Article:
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After the Trump assassination attempt, defining democracy gets even harder; Trump picks Sen. JD Vance of Ohio, a once-fierce critic turned loyal ally, as his GOP running mate; DC residents push back on natural gas infrastructure build-up a new law allows youth on Medi-Cal to consent to mental health treatment.

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Former President Trump is injured but safe after an attempted assassination many condemn political violence. Democrats' fears intensify over Biden's run. And North Carolina could require proof of citizenship to vote.

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Enticing remote workers to move is a new business strategy in rural America, Eastern Kentucky preservationists want to save the 20th century home of a trailblazing coal miner, and a rule change could help small meat and poultry growers and consumers.

Report: Some progress, but low rankings, for MS kids' well-being

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Wednesday, June 12, 2024   

Mississippi ranks near the bottom among states for children's well-being, at 49th overall in the new Kids Count Data Book from the Annie E. Casey Foundation.

The annual report looked at four categories: economic well-being, education, health, and community and family.

Linda Southward, executive director of the Children's Foundation of Mississippi, noted the Magnolia State ranked 30th in education. From timely prenatal care to the importance of early childhood education, she emphasized the critical starting points for kids' overall development and growth.

"Having children ready to learn and providing the supports as needed to help children learn to read by third grade," Southward emphasized. "Because up until third grade, they are learning to read but then by third grade, they are reading so they can learn."

Mississippi has shown improvement over the past five years, as the state's high school graduation rate has increased from 83% in 2018 to 88% and rates have increased across all subgroups.

Southward noted her organization is pleased Mississippi has improved in several of the 16 indicators. Although the state ranks 50th in economic well-being, fewer children are living in poverty and more parents have secure employment now than they did in 2019.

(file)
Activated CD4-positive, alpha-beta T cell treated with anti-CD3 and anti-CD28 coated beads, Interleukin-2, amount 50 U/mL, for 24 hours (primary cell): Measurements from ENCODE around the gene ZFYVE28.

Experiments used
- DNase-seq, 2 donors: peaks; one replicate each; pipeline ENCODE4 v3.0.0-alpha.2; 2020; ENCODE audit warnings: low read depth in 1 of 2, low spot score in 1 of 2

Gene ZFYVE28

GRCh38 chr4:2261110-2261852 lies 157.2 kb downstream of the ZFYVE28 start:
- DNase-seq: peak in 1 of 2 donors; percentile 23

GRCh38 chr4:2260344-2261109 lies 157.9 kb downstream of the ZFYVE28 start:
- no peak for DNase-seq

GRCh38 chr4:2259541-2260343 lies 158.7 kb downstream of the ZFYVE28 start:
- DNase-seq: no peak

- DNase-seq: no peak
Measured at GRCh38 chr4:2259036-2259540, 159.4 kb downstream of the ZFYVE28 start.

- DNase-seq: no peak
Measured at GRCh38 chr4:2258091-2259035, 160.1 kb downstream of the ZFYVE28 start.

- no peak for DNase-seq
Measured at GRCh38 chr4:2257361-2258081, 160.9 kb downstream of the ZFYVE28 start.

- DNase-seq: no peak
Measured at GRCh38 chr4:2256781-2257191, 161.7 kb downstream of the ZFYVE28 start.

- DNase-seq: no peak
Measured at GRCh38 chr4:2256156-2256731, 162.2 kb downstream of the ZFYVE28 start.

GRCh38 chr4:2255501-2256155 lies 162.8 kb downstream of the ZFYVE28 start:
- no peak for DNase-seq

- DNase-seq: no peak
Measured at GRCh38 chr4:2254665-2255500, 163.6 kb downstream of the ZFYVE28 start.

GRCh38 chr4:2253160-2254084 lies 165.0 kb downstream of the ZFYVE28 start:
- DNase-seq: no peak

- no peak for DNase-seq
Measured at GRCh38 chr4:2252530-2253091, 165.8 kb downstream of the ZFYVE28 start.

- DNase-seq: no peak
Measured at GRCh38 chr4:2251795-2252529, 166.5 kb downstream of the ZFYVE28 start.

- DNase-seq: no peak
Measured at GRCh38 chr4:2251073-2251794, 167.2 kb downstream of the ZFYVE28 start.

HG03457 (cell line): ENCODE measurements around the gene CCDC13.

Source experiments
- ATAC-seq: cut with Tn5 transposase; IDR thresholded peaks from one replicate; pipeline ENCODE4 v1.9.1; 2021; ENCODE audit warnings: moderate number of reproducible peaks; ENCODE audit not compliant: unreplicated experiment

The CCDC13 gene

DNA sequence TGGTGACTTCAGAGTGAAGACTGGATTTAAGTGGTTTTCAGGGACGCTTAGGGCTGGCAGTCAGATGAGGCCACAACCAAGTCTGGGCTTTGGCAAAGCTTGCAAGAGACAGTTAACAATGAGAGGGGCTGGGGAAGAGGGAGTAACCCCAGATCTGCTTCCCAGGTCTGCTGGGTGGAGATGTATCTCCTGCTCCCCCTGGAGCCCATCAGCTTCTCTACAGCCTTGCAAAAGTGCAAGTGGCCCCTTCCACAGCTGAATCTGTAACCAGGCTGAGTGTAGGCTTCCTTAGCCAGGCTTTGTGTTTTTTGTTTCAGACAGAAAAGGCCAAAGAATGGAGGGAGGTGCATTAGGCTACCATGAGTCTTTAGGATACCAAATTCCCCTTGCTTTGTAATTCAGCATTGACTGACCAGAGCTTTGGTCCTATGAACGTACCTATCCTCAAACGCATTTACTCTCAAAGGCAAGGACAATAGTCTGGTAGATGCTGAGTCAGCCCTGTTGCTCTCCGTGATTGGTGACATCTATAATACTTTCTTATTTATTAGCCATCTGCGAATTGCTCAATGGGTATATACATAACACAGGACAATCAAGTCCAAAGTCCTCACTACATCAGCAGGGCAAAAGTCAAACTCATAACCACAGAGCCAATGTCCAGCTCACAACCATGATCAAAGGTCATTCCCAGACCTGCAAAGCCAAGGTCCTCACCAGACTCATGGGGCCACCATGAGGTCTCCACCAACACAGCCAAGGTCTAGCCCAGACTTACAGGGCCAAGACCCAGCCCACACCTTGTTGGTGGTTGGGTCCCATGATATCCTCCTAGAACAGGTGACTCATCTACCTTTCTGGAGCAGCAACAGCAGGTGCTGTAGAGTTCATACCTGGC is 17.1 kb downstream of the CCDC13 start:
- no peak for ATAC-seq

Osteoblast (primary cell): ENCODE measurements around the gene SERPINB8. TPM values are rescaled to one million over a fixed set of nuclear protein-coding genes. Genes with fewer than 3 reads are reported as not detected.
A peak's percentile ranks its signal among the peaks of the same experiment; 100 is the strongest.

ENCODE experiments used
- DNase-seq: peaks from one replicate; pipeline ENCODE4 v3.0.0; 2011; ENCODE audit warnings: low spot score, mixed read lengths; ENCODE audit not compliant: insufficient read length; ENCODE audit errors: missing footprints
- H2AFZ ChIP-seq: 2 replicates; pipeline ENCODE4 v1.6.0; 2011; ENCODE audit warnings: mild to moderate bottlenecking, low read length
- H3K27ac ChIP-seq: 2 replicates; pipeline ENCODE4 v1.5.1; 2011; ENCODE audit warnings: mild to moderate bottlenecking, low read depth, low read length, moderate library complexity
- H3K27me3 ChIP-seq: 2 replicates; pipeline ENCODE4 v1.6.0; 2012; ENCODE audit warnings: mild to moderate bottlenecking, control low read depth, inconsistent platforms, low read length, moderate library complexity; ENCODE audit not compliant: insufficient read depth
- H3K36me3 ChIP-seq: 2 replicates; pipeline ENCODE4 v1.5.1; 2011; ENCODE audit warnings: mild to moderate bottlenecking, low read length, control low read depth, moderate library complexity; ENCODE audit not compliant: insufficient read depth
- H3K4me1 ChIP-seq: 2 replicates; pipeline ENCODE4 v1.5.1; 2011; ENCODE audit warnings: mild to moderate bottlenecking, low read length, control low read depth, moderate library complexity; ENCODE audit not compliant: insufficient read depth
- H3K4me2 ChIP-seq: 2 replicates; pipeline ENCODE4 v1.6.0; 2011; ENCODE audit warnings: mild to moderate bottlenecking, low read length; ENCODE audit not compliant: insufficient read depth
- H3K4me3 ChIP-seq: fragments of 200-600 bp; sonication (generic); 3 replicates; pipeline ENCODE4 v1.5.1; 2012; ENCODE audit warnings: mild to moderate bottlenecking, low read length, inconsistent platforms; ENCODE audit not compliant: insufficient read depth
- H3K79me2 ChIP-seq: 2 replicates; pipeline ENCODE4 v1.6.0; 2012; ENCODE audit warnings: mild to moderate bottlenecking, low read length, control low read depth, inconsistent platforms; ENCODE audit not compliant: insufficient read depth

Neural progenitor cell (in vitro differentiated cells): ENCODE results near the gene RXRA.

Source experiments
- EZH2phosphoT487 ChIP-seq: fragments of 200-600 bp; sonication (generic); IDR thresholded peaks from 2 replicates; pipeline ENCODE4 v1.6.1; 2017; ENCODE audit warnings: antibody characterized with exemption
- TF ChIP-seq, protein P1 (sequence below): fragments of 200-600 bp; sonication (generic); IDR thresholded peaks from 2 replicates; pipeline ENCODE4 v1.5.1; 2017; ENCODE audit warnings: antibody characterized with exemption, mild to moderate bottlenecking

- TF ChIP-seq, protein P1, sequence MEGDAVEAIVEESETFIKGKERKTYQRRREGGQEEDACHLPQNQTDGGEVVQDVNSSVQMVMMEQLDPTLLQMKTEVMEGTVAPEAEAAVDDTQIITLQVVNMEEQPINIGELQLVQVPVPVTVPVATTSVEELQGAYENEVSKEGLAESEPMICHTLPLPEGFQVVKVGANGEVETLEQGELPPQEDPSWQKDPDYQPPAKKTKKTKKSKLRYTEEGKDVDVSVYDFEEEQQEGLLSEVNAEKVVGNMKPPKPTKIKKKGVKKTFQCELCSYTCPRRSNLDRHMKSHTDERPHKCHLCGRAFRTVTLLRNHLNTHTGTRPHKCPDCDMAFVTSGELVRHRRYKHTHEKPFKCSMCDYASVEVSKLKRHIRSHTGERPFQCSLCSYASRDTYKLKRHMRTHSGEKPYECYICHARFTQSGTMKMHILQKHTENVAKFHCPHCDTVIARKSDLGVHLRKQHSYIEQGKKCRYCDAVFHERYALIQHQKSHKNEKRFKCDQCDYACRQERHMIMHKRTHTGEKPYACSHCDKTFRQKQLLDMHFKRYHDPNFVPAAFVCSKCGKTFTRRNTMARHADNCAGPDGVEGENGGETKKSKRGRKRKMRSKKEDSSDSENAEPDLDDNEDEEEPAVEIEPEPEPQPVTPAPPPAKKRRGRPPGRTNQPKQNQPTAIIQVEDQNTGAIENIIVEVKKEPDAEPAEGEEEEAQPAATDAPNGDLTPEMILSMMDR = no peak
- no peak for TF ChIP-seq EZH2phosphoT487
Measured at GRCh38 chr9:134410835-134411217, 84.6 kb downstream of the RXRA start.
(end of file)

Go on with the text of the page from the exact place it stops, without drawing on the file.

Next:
"When children are in households that are more secure economically, they often have more advantages in areas that they may need," Southward outlined. "For extracurricular activities, for having tutoring as they're needed."

Leslie Boissiere, vice president of external affairs for the Annie E. Casey Foundation, said the report encouraged states and communities to examine a number of approaches to help improve kids' well-being and address some of the pandemic's negative impacts.

"We know some of the things that work," Boissiere pointed out. "Both in remediating or providing additional supports for kids who may have fallen behind such as high-dosage tutoring, creating environments within schools where all kids feel like they can belong and looking at evidence-based curriculum approaches."

Boissiere stressed compared to peer nations, the United States is not equipping its children with the high-level reading, math and digital problem-solving skills needed for many of today's fastest-growing occupations in a competitive global economy.

Disclosure: The Annie E. Casey Foundation contributes to our fund for reporting on Children's Issues, Education, Juvenile Justice, and Welfare Reform. If you would like to help support news in the public interest, click here.


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